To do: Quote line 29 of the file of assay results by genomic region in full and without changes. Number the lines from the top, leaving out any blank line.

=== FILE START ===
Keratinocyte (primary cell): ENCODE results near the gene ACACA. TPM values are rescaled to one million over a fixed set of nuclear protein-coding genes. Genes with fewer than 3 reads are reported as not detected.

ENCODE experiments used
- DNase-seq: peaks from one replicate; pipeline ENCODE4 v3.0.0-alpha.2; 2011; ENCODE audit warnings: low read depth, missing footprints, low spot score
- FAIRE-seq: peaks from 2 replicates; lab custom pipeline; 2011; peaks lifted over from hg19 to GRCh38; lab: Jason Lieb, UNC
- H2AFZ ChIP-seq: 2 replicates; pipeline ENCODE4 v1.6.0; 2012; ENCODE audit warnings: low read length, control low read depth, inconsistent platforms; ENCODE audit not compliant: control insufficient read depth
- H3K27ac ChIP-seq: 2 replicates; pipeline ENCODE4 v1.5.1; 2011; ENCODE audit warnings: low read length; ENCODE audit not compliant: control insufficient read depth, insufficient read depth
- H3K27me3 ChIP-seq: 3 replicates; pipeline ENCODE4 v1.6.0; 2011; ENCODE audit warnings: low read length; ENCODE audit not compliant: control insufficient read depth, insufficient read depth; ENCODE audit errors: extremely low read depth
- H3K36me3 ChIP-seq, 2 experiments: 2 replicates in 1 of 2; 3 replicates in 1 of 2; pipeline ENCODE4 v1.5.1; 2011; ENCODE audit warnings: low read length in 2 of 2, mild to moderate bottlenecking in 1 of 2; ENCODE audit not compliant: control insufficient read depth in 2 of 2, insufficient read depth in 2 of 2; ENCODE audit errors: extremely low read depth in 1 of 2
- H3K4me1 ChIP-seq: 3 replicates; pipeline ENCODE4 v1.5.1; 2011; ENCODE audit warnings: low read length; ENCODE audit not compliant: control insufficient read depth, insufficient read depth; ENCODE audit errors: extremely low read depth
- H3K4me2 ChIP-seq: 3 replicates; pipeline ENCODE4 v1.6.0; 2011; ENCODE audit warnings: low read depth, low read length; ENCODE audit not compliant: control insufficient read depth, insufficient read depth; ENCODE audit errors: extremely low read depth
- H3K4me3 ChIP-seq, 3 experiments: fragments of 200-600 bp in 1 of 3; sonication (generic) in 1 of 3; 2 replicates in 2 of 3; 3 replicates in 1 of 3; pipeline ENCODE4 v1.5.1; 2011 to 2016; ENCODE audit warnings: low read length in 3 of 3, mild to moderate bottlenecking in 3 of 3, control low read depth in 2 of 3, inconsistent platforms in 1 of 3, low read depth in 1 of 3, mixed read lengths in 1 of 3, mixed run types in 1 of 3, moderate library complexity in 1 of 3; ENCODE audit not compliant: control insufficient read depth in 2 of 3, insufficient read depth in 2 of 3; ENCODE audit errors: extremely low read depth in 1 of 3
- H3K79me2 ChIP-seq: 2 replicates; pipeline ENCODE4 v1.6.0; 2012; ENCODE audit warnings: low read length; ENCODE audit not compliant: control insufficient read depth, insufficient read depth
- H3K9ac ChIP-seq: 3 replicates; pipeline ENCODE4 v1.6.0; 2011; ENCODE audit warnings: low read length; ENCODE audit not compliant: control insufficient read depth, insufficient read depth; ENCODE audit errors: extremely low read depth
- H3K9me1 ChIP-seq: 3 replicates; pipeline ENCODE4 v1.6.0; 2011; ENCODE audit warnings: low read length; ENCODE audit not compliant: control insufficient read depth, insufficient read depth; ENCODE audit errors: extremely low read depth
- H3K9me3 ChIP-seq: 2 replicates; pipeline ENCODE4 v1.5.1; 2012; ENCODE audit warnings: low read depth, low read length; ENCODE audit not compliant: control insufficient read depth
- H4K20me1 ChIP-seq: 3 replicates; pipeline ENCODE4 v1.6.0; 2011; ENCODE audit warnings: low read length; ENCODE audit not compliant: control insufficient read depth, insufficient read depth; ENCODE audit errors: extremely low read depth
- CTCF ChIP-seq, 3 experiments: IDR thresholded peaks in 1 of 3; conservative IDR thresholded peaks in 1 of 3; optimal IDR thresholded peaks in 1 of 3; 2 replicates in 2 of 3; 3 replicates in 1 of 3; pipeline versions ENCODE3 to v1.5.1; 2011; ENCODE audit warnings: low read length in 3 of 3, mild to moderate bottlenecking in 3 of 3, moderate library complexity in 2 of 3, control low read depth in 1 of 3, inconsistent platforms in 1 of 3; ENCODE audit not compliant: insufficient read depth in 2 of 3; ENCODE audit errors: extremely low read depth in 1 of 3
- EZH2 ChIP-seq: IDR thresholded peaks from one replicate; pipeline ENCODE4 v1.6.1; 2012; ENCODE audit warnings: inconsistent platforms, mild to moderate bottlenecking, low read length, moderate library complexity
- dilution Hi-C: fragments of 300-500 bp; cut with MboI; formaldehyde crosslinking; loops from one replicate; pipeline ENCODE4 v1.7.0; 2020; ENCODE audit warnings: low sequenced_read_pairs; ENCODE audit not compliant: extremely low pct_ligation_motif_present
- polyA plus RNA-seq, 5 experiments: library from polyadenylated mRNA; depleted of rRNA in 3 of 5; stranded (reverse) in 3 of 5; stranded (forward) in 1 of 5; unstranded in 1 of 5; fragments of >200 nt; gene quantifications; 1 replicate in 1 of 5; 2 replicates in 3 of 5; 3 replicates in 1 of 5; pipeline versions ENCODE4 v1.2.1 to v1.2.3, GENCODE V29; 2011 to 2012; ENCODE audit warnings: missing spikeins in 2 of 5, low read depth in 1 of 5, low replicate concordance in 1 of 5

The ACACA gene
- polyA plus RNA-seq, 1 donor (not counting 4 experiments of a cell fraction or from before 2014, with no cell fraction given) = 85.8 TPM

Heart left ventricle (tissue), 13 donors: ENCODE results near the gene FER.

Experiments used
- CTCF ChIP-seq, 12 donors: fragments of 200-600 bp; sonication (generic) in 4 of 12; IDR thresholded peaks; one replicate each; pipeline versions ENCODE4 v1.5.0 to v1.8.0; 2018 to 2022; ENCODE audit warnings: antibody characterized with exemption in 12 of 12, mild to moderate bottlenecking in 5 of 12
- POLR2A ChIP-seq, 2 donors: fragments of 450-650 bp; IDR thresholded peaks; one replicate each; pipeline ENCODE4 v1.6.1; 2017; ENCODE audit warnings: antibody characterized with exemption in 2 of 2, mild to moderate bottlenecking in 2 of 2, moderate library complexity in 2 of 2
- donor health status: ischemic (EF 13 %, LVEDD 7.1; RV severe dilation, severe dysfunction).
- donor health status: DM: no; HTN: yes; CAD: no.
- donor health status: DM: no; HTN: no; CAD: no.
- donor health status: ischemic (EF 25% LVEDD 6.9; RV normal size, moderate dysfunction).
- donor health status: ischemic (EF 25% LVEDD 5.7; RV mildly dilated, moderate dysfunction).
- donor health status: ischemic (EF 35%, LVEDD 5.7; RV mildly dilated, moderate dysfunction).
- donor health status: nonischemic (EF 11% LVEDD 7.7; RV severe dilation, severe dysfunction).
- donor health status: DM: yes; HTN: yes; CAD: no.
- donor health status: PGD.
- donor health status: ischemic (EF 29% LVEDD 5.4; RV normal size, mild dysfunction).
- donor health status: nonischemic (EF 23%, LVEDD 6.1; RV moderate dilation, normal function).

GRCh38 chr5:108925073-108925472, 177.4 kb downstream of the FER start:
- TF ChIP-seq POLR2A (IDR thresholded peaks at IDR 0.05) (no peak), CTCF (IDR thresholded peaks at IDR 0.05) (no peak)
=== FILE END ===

- donor health status: DM: no; HTN: no; CAD: no.